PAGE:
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Integrating information from existing research, qualitative ethnographic interviews, and participant observation, we designed a field experiment that introduces idiosyncratic environmental risk and a voluntary sharing decision into a standard public goods game. Conducted with subsistence resource users in rural villages in remote Kamchatka Russia, we find evidence consistent with a model of indirect reciprocity and local social norms of helping the needy. When experiments allow participants to develop reputations, as is the case in most small‐scale societies, we find that sharing is increasingly directed toward individuals experiencing hardship, good reputations increase aid, and risk‐pooling becomes more effective. Our results highlight the importance of investigating social and ecological factors, beyond strategic risk, that affect the balance between independence and interdependence when developing and testing theories of cooperation.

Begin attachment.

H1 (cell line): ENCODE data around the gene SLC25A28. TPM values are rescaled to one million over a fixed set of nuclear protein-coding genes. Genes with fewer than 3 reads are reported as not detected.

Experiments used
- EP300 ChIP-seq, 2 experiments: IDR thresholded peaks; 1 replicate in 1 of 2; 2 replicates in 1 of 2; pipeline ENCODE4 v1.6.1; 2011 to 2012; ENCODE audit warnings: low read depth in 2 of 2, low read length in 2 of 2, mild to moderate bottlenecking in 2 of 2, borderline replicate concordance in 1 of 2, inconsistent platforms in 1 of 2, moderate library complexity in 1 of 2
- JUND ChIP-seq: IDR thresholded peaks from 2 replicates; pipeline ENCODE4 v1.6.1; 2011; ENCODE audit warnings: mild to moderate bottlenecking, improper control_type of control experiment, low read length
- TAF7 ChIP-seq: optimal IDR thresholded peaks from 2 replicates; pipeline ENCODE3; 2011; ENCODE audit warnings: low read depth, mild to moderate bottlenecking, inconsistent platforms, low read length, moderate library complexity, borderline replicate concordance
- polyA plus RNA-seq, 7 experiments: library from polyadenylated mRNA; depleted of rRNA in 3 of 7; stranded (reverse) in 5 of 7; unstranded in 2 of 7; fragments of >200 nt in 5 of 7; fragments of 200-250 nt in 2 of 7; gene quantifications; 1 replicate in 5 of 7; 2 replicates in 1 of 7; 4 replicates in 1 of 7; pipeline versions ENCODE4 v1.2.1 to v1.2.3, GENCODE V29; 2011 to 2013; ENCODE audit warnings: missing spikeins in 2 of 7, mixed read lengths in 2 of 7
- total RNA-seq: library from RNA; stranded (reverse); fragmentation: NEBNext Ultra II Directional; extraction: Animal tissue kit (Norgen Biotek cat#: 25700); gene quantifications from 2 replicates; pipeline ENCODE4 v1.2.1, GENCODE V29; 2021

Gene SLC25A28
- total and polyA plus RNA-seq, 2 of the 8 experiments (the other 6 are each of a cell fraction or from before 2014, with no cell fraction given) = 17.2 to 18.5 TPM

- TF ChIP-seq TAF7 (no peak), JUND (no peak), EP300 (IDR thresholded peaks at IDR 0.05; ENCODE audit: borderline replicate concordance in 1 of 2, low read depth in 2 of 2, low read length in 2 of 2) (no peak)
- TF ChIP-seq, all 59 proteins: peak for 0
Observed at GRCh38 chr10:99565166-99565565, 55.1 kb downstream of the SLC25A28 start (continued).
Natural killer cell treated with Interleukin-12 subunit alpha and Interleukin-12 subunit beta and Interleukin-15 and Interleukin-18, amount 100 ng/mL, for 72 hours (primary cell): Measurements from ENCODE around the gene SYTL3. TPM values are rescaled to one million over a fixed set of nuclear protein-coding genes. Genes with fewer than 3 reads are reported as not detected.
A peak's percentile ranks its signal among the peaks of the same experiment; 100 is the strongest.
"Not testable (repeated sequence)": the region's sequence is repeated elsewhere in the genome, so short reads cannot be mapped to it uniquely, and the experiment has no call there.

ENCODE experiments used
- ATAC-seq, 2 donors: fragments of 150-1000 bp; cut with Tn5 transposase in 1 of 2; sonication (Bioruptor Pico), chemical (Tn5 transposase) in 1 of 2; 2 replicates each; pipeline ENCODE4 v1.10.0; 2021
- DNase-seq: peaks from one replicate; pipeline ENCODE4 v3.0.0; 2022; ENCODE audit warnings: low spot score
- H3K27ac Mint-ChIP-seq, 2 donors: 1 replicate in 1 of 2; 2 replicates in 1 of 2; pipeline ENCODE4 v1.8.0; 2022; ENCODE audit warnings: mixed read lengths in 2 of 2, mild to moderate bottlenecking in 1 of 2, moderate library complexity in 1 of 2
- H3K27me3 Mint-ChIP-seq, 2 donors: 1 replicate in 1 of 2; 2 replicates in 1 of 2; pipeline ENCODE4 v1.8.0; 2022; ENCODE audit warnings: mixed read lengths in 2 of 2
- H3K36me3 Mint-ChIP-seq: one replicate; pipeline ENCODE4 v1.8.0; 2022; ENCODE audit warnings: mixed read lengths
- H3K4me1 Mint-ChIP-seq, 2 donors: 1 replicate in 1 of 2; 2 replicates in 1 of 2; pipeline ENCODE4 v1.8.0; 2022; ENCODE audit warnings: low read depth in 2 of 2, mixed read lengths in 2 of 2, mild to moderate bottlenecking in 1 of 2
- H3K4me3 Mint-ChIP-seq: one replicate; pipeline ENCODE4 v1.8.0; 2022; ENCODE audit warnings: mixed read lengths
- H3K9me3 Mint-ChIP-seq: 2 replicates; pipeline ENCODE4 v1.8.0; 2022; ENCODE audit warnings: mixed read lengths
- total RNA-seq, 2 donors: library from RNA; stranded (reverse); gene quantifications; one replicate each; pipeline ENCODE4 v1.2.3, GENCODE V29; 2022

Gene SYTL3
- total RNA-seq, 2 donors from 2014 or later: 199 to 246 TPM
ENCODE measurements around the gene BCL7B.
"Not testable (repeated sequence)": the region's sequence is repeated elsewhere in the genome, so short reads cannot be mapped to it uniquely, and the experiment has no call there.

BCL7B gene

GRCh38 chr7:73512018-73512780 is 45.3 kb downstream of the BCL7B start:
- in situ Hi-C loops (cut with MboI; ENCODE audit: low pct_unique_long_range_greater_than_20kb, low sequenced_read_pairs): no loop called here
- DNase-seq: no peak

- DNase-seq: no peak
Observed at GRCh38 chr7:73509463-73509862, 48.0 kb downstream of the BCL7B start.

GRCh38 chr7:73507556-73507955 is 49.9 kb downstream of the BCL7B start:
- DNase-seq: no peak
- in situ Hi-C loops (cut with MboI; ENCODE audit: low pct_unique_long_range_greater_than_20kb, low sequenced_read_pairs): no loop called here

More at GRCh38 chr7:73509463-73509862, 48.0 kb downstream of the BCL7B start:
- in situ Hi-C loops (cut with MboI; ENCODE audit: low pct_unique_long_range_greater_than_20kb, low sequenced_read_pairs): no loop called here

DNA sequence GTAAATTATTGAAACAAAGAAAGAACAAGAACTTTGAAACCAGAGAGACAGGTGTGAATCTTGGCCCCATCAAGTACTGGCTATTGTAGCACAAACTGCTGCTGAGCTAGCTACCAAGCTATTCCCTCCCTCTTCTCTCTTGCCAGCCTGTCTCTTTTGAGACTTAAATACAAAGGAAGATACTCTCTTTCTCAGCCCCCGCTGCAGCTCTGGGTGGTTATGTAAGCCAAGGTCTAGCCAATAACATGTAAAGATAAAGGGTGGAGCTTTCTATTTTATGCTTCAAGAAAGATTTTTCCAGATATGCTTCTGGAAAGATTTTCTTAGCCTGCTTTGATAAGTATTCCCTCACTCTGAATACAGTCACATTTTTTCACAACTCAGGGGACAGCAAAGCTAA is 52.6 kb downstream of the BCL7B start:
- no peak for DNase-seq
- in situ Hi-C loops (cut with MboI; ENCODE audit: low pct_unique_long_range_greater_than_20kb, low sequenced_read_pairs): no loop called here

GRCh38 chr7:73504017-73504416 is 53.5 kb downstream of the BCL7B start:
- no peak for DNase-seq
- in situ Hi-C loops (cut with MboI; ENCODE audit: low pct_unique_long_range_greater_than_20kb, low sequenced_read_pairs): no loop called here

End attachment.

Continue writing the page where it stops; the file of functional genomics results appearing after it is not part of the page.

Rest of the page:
Working Paper 15-20



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